Column: Planning To Leave A Legacy?

May 28, 2020

Carla Seely Bermuda October 2018[Written by Carla Seely]

During my childhood, the holiday season was the main time my relatives gathered together, both immediate and extended family. Most times it was at my nanna’s house with all my cousins – sixteen of us squeezed around two tables [the adults’ table and the kids’ table], enjoying a meal, having a laugh and perpetuating many great family traditions.

When generations come together, especially during the holidays, certain traditions are observed that have been passed down through the years. In my family these were simple things, like using Old Nanna King’s recipe when preparing the seafood dish we have all come to love, or coming over early to my grandparents’ house because the first-born girl got to do the table decorations.

Sometimes traditions might be connected to preparing a meal, or using a family heirloom such as Grandma’s china or Great-Uncle Albert’s brandy decanter. Strangely enough, as we sit down to that meal, rarely are we aware of Melanie and Stephanie who continue to feud over who will get the sterling silver butter knives. But it happens, and it happens a lot.

So how do you decide what goes to whom, especially in the case of blood relatives? How do you
pass on those heirlooms?

When my mother passed away seven years ago, she stated in her will that all her jewellery be split evenly between her three daughters. Although my mother didn’t have a lot of “show stopper” pieces, she did have a couple of items that we all wanted. How do you divide assets evenly between three daughters when every piece holds the same sentimental value?

Firstly, to ensure that family memories are kept intact and treasured, your estate plan should include the orderly disposition of your material possessions. We may not always realize that a specific item holds special meaning to a particular family member, and without addressing this prior to your death, you have the making of a family feud.

The best way to address this is to ask each member what is important to them. When you create your estate plan, you can then properly consider how you wish to dispose of those items.

Secondly, make sure that you list in detail each item and the name of the intended recipient; share this list with your estate executor as well as with your family; and include the list within your last will and testament or other estate planning documents.

Sometimes family heirlooms are distributed prior to death so that both generations can experience the enjoyment of a family treasure that has been used or appreciated down the generations. However, if that is not your ideal choice and you would prefer to distribute after death, then you need to specify exactly who gets what and who doesn’t. It is important not to make a rash decision just because of a recent argument – you will need to think of the bigger picture.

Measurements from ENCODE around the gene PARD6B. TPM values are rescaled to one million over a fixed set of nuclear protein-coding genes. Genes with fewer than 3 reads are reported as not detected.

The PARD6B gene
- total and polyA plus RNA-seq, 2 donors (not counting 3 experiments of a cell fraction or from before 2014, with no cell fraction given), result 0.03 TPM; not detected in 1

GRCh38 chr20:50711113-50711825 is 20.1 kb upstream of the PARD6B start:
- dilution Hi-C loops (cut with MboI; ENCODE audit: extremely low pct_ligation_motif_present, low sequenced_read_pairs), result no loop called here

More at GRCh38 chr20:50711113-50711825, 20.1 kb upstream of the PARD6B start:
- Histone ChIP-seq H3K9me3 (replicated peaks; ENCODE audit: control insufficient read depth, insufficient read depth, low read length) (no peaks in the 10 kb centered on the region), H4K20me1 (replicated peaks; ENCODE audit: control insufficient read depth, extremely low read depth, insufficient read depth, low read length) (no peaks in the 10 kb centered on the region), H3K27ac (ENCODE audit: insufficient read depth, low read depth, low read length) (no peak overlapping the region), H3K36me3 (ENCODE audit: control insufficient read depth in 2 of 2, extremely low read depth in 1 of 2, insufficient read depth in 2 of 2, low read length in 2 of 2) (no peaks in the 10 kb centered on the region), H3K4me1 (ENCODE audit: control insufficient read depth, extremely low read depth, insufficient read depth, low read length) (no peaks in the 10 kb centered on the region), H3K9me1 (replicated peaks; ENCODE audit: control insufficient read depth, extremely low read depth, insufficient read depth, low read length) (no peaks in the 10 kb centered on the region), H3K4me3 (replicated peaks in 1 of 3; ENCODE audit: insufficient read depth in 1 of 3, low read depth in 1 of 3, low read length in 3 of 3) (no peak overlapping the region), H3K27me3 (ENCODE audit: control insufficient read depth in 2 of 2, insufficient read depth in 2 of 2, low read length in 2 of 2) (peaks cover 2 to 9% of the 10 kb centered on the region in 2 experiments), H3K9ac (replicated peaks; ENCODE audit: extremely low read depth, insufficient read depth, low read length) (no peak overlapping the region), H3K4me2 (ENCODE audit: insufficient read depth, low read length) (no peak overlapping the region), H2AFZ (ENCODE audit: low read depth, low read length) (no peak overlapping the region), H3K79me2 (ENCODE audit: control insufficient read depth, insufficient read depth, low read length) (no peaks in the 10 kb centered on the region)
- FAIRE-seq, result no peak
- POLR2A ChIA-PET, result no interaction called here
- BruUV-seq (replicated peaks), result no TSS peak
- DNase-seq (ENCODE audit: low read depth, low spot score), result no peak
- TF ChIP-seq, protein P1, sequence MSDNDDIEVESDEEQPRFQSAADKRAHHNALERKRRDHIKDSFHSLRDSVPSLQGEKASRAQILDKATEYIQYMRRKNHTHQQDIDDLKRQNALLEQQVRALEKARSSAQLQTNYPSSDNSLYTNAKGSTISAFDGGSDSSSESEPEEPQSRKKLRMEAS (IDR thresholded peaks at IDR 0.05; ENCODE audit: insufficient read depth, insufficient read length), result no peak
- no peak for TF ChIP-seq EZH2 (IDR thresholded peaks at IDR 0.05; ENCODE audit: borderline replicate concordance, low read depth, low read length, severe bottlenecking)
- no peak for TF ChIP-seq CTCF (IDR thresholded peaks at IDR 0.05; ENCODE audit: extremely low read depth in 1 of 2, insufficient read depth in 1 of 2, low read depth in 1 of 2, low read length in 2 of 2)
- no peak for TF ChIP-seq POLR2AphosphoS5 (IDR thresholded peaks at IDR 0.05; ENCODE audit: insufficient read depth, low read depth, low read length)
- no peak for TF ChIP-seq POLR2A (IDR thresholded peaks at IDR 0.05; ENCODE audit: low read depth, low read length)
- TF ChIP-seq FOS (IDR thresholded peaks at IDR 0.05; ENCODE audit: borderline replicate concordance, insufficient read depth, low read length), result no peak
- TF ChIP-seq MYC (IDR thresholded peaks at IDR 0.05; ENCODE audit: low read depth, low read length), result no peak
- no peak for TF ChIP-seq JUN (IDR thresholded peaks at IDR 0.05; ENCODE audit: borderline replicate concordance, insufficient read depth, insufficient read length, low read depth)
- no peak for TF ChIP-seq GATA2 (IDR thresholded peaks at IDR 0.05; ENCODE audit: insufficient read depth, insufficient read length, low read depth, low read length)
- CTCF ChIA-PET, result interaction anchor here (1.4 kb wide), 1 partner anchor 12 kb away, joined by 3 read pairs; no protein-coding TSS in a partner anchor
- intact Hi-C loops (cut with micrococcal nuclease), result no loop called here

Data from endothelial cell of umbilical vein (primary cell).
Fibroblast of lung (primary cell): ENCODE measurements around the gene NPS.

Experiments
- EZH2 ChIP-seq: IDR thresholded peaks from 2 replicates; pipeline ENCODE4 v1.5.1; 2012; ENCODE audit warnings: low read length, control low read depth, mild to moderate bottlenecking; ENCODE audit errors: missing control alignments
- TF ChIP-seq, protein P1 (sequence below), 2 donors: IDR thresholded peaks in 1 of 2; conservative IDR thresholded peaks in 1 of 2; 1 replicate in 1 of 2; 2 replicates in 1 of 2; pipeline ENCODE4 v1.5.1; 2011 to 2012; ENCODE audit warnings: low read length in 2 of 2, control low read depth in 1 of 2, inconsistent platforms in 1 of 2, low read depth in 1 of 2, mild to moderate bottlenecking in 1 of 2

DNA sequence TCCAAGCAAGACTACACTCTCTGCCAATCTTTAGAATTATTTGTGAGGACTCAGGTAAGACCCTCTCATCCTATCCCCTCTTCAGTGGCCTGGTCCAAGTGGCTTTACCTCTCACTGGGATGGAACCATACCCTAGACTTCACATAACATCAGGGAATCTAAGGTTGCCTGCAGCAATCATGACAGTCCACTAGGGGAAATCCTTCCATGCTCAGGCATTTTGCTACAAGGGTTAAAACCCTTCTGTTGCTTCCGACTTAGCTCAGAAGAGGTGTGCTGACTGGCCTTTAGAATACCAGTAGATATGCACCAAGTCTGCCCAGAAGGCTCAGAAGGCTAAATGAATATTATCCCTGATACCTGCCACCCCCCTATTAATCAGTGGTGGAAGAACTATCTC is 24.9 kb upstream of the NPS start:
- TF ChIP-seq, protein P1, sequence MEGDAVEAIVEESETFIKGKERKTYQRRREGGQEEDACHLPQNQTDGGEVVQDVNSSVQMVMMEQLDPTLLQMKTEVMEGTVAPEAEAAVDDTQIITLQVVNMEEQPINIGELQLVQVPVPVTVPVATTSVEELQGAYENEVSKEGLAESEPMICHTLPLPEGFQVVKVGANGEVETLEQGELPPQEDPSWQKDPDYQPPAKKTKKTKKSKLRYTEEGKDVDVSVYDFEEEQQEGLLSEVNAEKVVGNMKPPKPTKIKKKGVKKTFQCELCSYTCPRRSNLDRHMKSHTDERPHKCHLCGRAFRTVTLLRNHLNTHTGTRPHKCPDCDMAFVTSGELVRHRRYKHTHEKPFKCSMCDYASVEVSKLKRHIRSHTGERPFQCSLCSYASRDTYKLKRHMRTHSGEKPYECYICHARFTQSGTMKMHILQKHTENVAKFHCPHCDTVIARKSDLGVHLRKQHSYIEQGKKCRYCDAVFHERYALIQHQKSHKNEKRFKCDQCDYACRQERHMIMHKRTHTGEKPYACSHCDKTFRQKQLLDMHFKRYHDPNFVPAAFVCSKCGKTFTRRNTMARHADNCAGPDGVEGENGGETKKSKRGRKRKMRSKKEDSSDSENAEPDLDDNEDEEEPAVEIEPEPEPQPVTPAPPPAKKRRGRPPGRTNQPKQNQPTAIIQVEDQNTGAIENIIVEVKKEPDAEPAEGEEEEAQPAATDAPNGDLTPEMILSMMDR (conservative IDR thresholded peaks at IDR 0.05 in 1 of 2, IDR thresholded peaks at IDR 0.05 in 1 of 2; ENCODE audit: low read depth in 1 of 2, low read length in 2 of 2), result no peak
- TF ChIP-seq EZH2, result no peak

Now, while most parents are inclined to treat all their children equally when it comes to an inheritance or distributing family heirlooms, this may not always be the wisest option.

Here are some scenarios where an unequal distribution can make sense:

Special needs child

Should you predecease a dependent child who requires full-time medical care and/or full-time
institutional care, you will want to make sure that your special needs child receives the full-time care they require for the rest of their life. This can be a very expensive venture; having a life insurance policy with the child as the beneficiary can certainly help towards the cost. Another idea is to arrange additional voluntary savings through your pension plan; that way, you have built additional reserves that will ultimately benefit your special needs child.

Children with poor management skills

If you have a child who is poor at managing money and always struggling with debt, you may wish to
consider setting up a trust which will either disburse certain amounts at predetermined ages or allocate funds for specific purposes only. If on countless occasions you have helped your child by paying off their debt, some would consider that to be an early inheritance. [If that is the case, be sure to explain your decision to each of them.]

Children with unequal wealth

If you have one child who is a successful entrepreneur and another who is a struggling artist, you may wish to leave more to the child who is less financially advantaged.

Again, if that is the case, be sure to explain your decision to each of them. Most children equate money with love, so you don’t want to create resentment between the siblings.

Children in bad relationships

In the unfortunate situation of having a child who is a “serial spouse” or who is in and out of numerous bad relationships, shielding inheritance or family heirlooms is extremely important. You can’t choose who your children date or marry, but you can protect your assets from their unwise choices.

Finally, act early. Remember that the decisions you make now will ensure the smooth handing over of your family treasures to the next generation.

- Carla Seely is the Vice President of Pension, Life, and Investments at Freisenbruch-Meyer. If you would like any further details, please contact her at or call +1 441 297 8686.


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